I love this little book. And I’d recommend it to the tidiest and un-tidiest among you. Whether you become a true convert to the KonMari Method or not, I think there’s a little something for everyone in Marie Kondo’s philosophy.
Becoming a KonMari acolyte was easy for me because I agree with her primary premise: clutter is distracting. I’ll even go so far as to say I find clutter depressing. It saps my energy and steals my focus. Marie has a simple solution for this: only keep the things that spark joy.
Now, I’ll warn you, Marie has a whole system for how to go about doing this and what she’s recommending is pretty intense, even for me. One category at a time, Marie wants you to pull together every item throughout your house that falls into a particular category (for instance, tops) and place every sweater and shirt you own on the floor. Then, pick up each top individually and consider, “does this shirt spark joy?” If it does not, you should discard it. Marie wants you to do this with every item in your house until you are left with only the things that spark joy in you. As you can imagine, many of her private clients end up parting with a good 50% of their possessions this way. Only after you have completed the discarding part of the project are you to consider where you will store the items you’ve decided to keep.
As someone who’s moved a lot over the past few years, I’ve been using a variation on Marie’s system for a while, the conscious criteria being, “Is this item worth the effort to pack, unpack and pay someone to transport?” So while I don’t necessarily have a lot of possessions at this point, Marie had some very interesting suggestions for me regarding folding (yes people, I said folding) and my elaborate storage systems (bottom line: I don’t need them, fancy storage systems are for hoarders with resources).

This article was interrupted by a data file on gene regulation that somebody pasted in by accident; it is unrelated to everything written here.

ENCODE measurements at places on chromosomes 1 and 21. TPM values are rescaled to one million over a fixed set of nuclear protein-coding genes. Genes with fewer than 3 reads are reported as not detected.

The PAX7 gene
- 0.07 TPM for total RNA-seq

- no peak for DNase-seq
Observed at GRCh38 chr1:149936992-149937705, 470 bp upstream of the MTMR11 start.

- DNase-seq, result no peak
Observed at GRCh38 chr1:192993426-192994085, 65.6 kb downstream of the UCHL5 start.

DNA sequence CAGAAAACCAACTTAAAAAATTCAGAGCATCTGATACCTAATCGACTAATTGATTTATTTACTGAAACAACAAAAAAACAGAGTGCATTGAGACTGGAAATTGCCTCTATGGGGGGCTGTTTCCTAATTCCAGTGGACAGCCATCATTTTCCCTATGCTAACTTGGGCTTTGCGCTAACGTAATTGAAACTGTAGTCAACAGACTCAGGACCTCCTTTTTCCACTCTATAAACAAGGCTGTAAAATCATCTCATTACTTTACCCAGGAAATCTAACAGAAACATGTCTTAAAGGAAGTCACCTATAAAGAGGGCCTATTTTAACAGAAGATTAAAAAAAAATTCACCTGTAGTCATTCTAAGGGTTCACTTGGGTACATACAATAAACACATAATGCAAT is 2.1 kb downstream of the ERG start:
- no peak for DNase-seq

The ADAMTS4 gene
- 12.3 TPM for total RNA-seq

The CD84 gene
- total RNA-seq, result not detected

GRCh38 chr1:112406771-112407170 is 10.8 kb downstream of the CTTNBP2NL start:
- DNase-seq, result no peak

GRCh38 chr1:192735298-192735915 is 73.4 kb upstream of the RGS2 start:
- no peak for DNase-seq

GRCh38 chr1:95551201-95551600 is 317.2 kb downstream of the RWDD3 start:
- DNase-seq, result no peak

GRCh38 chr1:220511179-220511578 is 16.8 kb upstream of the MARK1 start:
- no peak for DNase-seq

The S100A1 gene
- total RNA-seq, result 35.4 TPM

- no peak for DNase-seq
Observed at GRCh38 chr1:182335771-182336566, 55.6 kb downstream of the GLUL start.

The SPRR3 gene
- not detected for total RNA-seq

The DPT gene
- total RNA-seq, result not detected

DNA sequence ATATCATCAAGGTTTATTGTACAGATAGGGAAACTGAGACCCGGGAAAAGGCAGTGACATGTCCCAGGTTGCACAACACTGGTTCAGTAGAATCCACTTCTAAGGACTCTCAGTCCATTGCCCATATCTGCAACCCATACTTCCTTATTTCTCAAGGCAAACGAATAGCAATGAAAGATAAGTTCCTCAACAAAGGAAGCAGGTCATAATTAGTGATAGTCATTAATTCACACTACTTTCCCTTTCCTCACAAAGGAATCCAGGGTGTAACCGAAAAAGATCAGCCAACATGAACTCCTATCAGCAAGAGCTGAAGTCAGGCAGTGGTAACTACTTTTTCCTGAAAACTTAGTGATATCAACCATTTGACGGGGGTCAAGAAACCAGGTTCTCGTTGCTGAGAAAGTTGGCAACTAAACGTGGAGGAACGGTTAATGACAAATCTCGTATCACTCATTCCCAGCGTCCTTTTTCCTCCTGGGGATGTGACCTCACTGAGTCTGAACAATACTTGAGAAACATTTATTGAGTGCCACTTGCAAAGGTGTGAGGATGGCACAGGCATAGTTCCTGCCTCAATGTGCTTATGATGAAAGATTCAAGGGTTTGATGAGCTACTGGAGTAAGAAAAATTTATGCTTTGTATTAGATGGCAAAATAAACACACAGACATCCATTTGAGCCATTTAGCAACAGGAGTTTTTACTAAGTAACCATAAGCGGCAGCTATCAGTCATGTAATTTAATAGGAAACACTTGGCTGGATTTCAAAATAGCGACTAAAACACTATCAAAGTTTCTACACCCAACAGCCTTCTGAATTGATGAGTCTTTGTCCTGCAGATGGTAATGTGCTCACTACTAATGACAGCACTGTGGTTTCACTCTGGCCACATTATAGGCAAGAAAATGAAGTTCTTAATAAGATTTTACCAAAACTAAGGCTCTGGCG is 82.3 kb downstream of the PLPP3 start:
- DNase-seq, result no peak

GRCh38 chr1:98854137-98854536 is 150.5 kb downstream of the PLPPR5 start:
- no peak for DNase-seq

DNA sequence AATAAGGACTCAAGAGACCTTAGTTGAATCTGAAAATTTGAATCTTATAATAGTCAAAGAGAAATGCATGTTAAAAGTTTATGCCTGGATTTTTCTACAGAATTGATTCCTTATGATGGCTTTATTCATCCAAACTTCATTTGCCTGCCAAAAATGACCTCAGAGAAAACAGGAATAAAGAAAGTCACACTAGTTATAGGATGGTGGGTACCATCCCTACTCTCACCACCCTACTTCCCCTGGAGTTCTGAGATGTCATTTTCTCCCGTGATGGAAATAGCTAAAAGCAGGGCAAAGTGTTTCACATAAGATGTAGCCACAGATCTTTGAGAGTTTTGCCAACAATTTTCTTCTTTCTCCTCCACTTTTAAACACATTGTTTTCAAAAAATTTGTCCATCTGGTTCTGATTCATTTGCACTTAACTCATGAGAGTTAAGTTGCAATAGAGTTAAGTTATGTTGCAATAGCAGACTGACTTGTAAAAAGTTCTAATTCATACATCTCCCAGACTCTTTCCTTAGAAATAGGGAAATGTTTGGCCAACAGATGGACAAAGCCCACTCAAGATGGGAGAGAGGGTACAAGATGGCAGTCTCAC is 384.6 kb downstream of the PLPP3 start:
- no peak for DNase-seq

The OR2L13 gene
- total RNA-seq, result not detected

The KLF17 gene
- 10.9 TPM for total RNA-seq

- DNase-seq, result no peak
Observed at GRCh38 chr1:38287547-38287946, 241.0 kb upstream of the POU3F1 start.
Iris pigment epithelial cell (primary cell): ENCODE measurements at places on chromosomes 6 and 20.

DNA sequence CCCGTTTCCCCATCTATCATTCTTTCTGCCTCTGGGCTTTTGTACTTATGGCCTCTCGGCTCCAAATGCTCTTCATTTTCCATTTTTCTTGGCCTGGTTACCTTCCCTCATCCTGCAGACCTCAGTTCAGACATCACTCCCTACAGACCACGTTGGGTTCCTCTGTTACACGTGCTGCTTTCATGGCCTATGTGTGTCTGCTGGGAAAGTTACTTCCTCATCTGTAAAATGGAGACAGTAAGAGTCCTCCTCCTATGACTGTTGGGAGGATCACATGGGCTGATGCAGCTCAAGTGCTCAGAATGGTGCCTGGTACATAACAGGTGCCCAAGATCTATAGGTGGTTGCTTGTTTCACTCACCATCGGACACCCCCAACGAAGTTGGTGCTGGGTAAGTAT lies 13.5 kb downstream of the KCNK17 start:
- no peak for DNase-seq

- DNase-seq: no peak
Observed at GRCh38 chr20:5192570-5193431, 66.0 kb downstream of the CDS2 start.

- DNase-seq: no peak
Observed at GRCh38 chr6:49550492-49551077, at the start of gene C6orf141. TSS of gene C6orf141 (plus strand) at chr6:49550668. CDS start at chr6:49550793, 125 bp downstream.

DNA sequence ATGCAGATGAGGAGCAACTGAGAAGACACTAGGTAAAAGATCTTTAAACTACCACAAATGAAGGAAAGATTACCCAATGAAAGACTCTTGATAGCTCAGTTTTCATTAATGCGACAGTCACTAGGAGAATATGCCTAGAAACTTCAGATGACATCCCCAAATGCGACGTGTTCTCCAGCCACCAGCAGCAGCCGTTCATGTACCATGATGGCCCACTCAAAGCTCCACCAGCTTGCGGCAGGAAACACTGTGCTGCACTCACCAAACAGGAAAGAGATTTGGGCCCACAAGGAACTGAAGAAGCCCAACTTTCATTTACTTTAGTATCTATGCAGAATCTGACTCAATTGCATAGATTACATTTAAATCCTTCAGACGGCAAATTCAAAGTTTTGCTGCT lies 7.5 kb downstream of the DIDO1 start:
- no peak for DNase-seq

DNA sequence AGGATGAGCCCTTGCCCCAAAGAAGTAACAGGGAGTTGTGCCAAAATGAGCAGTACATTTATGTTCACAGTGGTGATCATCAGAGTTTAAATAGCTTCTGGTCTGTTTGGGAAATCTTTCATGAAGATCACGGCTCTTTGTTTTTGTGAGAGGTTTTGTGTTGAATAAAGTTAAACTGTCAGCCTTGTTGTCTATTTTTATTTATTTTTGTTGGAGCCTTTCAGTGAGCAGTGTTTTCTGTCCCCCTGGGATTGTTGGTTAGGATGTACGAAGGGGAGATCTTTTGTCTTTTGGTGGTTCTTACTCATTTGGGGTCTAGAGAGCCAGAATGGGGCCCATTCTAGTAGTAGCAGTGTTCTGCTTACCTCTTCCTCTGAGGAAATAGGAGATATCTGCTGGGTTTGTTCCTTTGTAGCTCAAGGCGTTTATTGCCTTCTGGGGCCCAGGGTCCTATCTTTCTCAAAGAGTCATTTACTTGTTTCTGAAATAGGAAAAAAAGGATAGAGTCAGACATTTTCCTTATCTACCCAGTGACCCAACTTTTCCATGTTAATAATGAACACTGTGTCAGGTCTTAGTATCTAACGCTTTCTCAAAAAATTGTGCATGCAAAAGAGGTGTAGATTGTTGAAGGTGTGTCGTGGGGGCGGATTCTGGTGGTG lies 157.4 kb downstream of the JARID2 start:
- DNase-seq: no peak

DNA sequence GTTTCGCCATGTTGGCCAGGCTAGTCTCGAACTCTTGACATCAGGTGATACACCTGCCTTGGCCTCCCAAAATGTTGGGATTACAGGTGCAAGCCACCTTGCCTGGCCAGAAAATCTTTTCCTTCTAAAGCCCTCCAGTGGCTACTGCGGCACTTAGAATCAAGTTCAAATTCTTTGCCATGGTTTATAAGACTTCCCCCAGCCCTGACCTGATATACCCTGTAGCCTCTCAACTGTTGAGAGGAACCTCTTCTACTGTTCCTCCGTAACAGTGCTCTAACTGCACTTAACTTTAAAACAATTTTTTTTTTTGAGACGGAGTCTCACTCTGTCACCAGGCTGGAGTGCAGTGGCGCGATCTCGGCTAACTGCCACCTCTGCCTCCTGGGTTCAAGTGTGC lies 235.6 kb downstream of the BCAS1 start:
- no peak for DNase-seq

But here’s what I really want to emphasize to those of you whose finger is hovering over the mouse, a half-click away from shutting down any more references to the perfect fold or drawer dividers. Even if you don’t follow Marie’s systems to a T (no pun intended), she has some valuable insight to offer. By putting our house in order, we clear the physical clutter and the mental clutter lifts as well. Sometimes a lack of distraction forces us to face things we’d rather avoid, but it can also allow us to find focus and clarity. And through her particular method, Marie’s clients find that they have strengthened their decision-making skills. In some cases, this has led to greater professional success and even improved health.
Beyond these quantitative measures, I liked what Marie had to say about gratitude, letting go, learning to live without, and balance. And it is on this last note that she truly won me over because, I have to admit, by the end of the book I was starting to get a little concerned that maybe Marie was going just a little overboard with this whole tidying thing. But then I came across her final message, in which she stresses that her obsession with helping others tidy is really about helping them move to the next stage of their lives. “Your real life begins after putting your house in order,” says Marie.
What do you think? Is this just the latest craze of a privileged class that has time to consider what household items spark joy in their hearts or is Marie on to something here?
Note From The Land That Invented Curbside Recycling: While my adoration for Marie burns bright, during the reading of this book, I did grow increasingly concerned about the lack of references to donating, recycling and composting discarded items. From what I can gather, I think Marie is pretty much fine with people tossing half their worldly possessions into the landfill. Please consider responsible disposal options if you decide to follow Marie’s advice.